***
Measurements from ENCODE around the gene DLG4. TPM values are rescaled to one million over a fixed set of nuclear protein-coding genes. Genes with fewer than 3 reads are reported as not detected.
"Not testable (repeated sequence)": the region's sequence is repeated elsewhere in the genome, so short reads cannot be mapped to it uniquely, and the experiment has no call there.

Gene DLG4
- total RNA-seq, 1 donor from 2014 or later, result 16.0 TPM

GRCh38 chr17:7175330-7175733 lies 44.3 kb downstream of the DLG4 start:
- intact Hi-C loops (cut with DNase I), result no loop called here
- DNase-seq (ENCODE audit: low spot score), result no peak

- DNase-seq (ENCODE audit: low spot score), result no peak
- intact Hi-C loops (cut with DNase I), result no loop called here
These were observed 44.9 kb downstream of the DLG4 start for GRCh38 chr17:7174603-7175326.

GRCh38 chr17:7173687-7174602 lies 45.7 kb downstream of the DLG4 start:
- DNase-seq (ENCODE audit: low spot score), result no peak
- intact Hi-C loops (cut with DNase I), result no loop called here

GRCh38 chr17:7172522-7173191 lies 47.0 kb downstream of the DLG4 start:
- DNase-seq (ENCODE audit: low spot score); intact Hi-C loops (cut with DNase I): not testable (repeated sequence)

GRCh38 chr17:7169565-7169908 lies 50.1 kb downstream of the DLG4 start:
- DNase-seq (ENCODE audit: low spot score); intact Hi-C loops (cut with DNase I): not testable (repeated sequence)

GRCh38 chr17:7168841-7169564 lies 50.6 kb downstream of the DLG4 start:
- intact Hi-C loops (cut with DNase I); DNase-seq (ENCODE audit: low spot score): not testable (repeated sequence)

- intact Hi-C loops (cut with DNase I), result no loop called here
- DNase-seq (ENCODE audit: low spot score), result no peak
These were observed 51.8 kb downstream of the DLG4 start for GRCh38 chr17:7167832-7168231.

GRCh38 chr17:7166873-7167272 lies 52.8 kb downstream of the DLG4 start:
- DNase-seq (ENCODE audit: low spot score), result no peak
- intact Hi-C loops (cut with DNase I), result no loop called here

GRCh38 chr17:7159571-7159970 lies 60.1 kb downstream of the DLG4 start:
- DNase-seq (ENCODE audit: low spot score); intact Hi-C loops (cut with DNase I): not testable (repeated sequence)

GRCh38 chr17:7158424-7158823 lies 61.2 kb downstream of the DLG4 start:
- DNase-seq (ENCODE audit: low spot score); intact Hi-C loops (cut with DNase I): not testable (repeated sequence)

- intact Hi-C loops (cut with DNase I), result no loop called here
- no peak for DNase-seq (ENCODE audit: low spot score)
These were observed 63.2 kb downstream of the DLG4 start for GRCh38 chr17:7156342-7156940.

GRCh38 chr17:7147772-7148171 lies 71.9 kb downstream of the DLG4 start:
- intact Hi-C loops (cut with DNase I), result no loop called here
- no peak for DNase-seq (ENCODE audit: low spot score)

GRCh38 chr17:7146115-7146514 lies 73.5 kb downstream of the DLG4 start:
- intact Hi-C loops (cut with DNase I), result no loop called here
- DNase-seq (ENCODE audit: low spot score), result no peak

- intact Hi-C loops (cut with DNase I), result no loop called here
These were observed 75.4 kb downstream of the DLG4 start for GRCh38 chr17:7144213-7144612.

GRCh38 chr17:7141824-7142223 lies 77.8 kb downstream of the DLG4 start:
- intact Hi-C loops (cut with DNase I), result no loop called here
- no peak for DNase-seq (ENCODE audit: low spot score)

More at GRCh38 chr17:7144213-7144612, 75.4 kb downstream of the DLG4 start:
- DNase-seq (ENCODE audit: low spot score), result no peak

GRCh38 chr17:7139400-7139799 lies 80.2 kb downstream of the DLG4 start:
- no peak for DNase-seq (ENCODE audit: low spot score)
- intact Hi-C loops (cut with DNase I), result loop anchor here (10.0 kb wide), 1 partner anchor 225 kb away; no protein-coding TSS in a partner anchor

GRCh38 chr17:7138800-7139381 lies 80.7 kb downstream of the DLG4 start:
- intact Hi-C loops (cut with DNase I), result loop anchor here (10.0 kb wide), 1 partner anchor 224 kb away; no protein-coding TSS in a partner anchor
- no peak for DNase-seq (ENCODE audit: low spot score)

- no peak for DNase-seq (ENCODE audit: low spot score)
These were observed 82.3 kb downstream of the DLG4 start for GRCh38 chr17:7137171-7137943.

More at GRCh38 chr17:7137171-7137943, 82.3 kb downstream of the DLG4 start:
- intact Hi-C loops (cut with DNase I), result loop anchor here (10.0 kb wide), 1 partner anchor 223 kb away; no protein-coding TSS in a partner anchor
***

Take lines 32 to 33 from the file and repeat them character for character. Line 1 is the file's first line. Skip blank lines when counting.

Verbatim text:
These were observed 63.2 kb downstream of the DLG4 start for GRCh38 chr17:7156342-7156940.

GRCh38 chr17:7147772-7148171 lies 71.9 kb downstream of the DLG4 start: